Brooklyn-based musician, composer, and bandleader of RedBaraat, SunnyJain, announces Wild Wild East, his first solo album in nearly a decade, out February 21st on Smithsonian Folkways, and presents lead single, “Immigrant Warrior.”Wild Wild East explores the American myth of westward expansion, which has always been an irony-caked parable about what happens when you try to escape the known to pursue new beginnings, but also the traits that still ring true.
The son of immigrants from India, Jain is a kid from Rochester raised on the Cure and prog rock, a fluid jazz drummer on his own and as a party-starter with Red Baraat, and an American of color. Accordingly, his view is broad enough to take in shuddering walls of post-rock guitar, howling tenor sax, the persistent thump of Indian brass band music, rhythms from Punjab and southern Pakistan, film soundtracks from around the world, and swaggering West Coast rap. It’s defined by its restlessness, daring enough to encompass many different identities. It’s an album built of a truly American spirit, singing in a new voice: I am large, I contain multitudes.
The ease with which Jain braids his sound highlights the interconnectedness of global styles — and that sense of connection goes beyond the music itself, as Jain leads his group across genre borders he knows are arbitrary.
Wild Wild East first started to take shape following the 2016 election. “It felt like the Wild West,” Jain says of the times, though they played out in the theoretically civilized confines of Washington, D.C., and New York City — the East Coast. Around the same time, he found himself performing at the cultural festival park Global Village in Dubai, where countries from around the world are represented by architectural installations. “The only [place] there that was being represented by a human being was the Americas, and the Americas were represented by this cowboy — a white male cowboy with a hat, beard, gun in the holster.”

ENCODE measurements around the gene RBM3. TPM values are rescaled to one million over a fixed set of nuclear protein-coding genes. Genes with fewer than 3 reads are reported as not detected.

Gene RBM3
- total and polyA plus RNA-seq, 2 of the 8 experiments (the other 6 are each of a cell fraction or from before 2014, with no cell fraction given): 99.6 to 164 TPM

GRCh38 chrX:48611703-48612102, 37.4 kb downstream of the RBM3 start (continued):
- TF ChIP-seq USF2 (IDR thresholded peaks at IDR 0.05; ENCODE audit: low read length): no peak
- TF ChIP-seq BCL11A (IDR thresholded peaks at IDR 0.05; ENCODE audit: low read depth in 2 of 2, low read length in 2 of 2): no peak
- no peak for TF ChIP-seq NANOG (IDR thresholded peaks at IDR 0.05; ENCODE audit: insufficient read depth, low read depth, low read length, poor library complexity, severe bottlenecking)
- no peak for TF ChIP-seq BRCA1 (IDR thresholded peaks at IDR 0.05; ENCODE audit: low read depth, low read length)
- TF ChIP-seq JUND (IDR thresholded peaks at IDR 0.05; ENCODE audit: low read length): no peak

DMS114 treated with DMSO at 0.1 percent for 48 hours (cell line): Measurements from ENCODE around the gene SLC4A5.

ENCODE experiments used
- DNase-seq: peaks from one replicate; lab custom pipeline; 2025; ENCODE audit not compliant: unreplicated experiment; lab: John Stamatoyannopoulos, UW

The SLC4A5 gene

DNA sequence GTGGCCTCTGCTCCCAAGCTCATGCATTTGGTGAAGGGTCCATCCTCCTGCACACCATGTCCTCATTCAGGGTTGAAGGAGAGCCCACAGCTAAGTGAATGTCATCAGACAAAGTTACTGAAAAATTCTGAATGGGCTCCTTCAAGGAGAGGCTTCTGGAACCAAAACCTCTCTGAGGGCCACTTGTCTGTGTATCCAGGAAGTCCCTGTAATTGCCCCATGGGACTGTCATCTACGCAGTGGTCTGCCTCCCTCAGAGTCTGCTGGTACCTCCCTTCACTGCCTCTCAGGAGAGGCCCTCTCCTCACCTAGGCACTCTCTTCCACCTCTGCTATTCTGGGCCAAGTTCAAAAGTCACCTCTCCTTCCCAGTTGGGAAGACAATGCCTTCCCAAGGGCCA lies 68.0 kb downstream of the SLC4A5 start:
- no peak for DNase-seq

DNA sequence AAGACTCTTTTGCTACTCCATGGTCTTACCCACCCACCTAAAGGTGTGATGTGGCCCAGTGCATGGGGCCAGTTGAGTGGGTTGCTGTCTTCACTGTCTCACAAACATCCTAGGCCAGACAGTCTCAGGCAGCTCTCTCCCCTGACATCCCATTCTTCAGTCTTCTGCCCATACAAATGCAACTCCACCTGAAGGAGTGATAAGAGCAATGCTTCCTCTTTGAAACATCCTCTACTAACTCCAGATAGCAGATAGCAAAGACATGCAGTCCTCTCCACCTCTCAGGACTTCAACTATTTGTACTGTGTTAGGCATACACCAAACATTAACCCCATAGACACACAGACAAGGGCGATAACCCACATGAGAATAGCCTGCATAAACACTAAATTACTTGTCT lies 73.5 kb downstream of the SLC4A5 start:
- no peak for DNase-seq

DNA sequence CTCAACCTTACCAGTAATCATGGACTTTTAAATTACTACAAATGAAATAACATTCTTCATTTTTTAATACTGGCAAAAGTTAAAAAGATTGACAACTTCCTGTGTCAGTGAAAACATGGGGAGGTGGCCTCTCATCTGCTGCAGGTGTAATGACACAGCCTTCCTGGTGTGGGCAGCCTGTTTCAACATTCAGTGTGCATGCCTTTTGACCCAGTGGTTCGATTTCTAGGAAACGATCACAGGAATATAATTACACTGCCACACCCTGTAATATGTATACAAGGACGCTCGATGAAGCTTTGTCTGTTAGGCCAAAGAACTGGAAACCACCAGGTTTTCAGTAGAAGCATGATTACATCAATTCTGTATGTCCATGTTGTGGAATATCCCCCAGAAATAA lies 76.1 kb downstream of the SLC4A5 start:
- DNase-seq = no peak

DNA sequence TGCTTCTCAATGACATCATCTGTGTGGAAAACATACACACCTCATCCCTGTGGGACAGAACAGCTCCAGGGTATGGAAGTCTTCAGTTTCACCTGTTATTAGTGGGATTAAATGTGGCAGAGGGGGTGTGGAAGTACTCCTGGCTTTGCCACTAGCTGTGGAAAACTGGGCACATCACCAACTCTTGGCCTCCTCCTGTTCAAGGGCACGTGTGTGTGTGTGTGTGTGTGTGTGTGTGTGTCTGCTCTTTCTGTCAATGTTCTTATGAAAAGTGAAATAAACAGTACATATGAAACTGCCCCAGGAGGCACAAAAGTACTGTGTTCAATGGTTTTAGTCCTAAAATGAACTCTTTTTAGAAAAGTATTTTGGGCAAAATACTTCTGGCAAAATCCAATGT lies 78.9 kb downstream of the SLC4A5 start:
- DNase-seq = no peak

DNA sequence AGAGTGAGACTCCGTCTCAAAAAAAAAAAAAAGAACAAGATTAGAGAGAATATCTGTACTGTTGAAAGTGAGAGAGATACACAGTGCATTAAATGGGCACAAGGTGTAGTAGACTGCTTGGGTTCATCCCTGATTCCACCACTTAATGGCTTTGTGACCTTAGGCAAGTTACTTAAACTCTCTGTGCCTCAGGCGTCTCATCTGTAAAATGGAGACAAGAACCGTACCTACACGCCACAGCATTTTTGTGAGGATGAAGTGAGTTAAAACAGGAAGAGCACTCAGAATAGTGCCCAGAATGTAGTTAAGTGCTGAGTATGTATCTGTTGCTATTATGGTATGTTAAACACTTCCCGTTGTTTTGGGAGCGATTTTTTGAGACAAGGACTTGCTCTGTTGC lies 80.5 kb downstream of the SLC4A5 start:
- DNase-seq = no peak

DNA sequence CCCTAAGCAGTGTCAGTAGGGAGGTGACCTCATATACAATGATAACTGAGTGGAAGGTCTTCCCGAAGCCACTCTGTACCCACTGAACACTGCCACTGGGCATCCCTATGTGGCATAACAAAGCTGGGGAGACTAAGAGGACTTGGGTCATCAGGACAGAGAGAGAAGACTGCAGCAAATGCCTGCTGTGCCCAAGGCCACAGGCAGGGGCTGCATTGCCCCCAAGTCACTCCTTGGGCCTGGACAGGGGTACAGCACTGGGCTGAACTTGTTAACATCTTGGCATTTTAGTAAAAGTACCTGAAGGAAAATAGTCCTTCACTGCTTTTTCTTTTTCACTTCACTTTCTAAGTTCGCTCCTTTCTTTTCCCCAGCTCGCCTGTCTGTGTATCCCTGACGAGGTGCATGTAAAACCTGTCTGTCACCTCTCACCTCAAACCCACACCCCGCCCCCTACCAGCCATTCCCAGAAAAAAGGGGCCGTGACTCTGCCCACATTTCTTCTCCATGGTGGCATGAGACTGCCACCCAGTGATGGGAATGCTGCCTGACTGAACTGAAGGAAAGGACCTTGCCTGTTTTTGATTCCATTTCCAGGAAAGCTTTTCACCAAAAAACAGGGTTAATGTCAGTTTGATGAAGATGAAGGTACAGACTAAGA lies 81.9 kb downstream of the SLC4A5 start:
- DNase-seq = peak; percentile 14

The cowboy’s boldness, bravery, and radical independence? It looks different when you’re not the one holding the gun. “The idea was to address the cowboy mentality that we people of color — whether you’re red, brown, or black — face,” Jain says. “The cowboy is this sheriff that you witness throughout American history, from the Wild West to the cops today, but if I were the native, if I were the African American, it’s like, ‘This cowboy is coming to shoot me down.’ This is not romantic to me at all.”
Jain brings us out to the wide-open spaces of the American West, a different kind of Indian engaging with the tired old cowboy. These songs suggest a migration of sound from east to west that can’t be contained, only — thrillingly — accepted. In other words, Wild Wild East recognizes a world that’s always changing: Today’s cowboy or cowgirl learns how to adapt to their conditions. They see that they’re just as conditional as everything around them.
In support of the album, Jain is confirmed to play Winter Jazzfest in NYC on January 10 (venue TBA), with more dates to be announced soon.